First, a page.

Almost one hundred people volunteered to clean up Stranraer Town Centre over the weekend.Read the full story ›
Four years ago we featured a story about a young lifeboat volunteer who was appealing for young people to help keep the Maryport Inshore Rescue Service going. Well, that campaign has paid off.
Cumbria Fire and Rescue Service is re-appealing for people across the county to work as retained firefighters.
The fire service needs to recruit 30 on-call volunteers to work at 38 stations from Bootle to Penrith and has struggled to fill the vacancies.
Fiona McIlwraith meets the volunteers bringing Cally Temple back to life.
Volunteers helping to restore Cally Temple are hoping the finished product will attract visitors.Read the full story ›
A community project to turn a dilapidated building into a visitor attraction has reached a milestone.
Cally Temple near Gatehouse of Fleet was first built in 1779, but had been left to go to ruin.
Now thanks to a group of community volunteers it has been restored to its former glory.
The Gatehouse Development Initiative has been working to conserve the building, and now the scaffolding has finally come off.
The National Trust in Cumbria is looking for new volunteers to help show off the area's scenery and attractions to visitors, tourists and locals.
Around 150 people already donate their time and energy at Wordsworth House and Garden, in Cockermouth, in the Borrowdale and Buttermere valleys, Ennerdale and on the Whitehaven coast.
But the Trust is looking for more volunteers.
"If you're retired or recently moved to the Cockermouth or Keswick area, volunteering with the National Trust is a great way to get to know people and help visitors make the most of their time in the North Lakes.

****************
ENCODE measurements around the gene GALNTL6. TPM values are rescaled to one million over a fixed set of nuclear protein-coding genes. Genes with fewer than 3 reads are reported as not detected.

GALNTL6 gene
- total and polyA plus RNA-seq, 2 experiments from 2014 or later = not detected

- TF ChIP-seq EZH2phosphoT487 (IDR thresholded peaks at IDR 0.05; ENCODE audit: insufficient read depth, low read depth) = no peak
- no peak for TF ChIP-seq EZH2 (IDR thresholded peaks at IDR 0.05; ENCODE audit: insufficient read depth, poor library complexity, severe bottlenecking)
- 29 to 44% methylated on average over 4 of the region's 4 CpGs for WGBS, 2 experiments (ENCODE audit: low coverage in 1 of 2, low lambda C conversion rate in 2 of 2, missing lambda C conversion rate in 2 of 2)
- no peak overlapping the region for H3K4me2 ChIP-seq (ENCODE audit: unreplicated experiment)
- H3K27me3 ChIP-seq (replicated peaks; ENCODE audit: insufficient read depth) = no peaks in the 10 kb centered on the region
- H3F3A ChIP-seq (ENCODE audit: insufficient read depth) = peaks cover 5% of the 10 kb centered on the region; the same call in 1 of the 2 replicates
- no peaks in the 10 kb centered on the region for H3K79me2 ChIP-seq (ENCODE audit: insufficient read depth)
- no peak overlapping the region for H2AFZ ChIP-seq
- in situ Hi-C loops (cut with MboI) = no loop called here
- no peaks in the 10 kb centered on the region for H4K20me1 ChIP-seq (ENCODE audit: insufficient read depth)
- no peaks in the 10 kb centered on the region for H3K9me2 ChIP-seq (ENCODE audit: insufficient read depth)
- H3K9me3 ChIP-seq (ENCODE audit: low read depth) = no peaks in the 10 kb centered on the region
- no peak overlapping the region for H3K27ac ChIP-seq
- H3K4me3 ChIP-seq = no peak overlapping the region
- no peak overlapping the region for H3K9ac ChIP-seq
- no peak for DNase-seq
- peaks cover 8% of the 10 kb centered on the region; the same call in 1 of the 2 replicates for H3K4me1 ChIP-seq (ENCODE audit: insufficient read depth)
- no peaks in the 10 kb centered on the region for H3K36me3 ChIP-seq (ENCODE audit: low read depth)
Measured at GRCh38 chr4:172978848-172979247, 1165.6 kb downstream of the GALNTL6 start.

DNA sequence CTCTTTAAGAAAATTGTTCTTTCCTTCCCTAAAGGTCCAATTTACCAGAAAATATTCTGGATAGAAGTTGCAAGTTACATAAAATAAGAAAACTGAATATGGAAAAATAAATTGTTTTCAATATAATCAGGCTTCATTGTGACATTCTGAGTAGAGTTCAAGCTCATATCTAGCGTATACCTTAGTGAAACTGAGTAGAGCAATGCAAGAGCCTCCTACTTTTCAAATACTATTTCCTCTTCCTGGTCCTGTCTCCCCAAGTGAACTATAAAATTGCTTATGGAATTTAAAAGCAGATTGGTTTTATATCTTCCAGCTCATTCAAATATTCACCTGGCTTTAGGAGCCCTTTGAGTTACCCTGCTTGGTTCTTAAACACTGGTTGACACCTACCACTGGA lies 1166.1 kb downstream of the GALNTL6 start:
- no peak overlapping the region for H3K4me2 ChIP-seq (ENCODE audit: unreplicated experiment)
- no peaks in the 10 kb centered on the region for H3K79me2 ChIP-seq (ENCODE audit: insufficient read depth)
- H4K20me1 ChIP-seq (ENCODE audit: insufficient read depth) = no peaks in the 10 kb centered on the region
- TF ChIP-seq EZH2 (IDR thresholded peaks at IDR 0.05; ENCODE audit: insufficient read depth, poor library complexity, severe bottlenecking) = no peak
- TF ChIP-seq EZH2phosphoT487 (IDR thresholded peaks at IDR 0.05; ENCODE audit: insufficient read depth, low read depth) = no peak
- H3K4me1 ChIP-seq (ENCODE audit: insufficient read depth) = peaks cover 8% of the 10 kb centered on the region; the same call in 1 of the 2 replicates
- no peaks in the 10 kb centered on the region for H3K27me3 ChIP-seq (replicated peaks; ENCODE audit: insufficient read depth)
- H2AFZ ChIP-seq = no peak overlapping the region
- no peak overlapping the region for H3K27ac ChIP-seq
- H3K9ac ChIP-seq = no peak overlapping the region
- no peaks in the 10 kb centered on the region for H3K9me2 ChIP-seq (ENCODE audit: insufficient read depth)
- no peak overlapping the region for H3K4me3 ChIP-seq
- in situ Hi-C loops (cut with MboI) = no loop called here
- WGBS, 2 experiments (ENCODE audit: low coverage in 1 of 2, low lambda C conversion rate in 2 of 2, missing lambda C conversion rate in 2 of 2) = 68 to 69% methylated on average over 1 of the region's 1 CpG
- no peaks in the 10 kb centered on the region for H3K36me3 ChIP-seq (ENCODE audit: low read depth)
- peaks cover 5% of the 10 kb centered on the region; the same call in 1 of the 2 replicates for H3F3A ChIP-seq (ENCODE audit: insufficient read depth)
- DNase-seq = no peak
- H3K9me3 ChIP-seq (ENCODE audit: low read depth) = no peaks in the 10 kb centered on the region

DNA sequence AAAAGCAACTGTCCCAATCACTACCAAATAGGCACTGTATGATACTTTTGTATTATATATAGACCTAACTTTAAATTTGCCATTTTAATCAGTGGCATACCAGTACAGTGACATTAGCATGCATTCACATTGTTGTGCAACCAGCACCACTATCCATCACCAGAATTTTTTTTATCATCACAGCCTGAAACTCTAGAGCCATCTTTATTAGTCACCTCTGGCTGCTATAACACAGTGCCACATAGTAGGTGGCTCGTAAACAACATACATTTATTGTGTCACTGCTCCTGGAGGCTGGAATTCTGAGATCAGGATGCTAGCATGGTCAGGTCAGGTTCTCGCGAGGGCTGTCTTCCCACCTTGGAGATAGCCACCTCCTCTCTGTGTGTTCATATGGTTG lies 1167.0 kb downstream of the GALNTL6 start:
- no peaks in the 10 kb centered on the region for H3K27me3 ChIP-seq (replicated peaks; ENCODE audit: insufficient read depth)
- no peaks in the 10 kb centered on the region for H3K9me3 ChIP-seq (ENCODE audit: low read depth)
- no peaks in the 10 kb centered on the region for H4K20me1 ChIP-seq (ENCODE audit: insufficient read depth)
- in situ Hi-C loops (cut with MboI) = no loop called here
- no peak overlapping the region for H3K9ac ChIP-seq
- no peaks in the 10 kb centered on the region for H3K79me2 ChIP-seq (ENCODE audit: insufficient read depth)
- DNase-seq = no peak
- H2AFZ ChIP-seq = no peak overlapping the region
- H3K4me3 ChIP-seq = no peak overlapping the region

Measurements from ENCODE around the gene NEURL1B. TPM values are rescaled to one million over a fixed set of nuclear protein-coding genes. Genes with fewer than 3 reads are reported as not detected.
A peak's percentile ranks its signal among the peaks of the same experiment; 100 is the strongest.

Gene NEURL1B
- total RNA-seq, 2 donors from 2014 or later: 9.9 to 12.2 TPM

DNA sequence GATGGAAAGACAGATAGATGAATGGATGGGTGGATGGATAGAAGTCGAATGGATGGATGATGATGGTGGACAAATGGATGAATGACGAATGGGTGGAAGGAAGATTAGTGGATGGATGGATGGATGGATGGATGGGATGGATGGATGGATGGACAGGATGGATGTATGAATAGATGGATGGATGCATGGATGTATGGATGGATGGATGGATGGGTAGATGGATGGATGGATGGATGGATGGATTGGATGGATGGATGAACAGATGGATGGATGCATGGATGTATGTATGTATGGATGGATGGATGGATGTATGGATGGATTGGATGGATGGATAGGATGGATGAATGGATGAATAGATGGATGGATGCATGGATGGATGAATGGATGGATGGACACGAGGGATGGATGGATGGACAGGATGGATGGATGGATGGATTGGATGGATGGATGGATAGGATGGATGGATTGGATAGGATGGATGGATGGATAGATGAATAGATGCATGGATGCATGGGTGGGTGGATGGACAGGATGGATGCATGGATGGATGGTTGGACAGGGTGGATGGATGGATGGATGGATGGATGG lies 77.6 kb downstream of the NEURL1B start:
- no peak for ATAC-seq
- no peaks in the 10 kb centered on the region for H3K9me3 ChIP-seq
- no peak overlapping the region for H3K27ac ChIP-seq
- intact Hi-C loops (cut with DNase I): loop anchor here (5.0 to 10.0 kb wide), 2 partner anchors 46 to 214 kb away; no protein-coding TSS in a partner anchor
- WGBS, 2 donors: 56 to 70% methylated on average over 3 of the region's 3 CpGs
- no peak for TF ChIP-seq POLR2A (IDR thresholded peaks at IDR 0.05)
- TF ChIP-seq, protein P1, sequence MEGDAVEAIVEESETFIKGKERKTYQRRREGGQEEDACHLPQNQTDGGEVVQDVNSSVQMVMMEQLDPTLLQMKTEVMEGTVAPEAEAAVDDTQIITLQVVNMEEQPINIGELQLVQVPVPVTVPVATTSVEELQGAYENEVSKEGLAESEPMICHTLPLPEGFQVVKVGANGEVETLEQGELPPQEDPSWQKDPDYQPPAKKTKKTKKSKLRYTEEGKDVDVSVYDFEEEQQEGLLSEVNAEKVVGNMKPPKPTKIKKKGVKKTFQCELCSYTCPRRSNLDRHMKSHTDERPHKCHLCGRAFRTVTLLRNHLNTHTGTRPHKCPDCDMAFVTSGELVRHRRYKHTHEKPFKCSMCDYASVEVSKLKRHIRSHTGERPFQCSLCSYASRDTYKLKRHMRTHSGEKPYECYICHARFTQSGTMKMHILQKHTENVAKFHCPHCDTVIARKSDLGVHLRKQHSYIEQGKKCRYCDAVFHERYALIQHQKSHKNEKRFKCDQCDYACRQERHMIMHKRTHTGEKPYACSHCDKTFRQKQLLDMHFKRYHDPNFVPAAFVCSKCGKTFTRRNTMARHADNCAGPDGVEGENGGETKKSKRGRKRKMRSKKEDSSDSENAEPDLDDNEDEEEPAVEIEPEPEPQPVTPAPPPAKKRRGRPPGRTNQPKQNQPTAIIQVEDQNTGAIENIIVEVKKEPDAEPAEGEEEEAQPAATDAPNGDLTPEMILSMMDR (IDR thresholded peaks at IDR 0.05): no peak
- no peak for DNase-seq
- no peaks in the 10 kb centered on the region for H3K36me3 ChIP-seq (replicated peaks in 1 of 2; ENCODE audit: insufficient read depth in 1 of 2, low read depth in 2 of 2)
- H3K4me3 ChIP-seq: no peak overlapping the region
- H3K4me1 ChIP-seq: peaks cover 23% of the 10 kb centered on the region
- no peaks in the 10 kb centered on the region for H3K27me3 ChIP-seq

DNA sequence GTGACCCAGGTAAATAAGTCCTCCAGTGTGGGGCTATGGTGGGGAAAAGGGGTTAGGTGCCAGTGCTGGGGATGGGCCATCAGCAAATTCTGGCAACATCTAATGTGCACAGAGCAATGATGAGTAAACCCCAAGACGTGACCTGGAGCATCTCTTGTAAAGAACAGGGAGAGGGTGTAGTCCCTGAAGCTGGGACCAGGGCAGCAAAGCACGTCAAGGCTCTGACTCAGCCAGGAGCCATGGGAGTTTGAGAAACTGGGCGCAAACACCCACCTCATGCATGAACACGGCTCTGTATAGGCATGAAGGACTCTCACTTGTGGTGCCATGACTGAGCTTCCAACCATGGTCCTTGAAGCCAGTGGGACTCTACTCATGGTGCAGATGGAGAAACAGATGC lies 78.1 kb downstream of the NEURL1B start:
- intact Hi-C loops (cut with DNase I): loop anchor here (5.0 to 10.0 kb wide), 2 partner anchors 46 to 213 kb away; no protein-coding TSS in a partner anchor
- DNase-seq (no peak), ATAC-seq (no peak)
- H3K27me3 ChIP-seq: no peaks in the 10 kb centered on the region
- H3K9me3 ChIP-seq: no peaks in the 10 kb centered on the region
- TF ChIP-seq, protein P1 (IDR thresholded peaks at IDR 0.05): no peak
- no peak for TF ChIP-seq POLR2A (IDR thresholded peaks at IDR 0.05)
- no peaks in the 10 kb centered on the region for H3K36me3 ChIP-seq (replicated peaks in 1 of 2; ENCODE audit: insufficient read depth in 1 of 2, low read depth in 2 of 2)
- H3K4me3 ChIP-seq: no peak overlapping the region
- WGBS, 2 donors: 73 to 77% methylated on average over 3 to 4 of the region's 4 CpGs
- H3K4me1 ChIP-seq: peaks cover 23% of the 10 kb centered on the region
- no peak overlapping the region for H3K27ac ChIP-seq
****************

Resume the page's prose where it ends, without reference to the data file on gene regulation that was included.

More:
"And if you're looking to return to paid employment, to transfer into the heritage or conservation sector, or to get some broad-based work experience, it'll be an invaluable addition to your CV."
Around 50 volunteers have signed up to a scheme in Langlee to better prepare the area for major incidents.
Katie Hunter went to meet those involved.
A hill walker who fell in the Lake District has thanked the rescue teams that came to her aid.
Lynda Teall, 63, has thanked Keswick Mountain Rescue Team and the Great North Air Ambulance Service, who arrived on the scene at St.John's in the Vale on December 28.
"From the moment both teams arrived, almost simultaneously, I knew I was in the safest and most competent of hands"
She had broken her ankle in three places after slipping in wintry conditions, and has also praised the hospital that she was airlifted to in Carlisle.
"It wasn't long before I was in hospital at Carlisle where I received the best medical attention anyone could wish for"
She called the efforts of the services 'selfless' and has made a donation to both charities to help with future rescue efforts.
The Great North Air Ambulance has since thanked her in return.
"We want to thank Lynda for her donation and kind words about our team.
We rely on public support to keep our service flying"
Materials have been supplied as part of the new, volunteer-led scheme launching in Langlee to deal with major incidents in the area.
Resilient Communities is run by Scottish Borders Council and is designed to equip people to help each other in the event of severe snow, flooding or fire.
Langlee is expected to benefit as there are many areas where mechanical snow gritters cannot reach.
Around 50 volunteers have already signed up.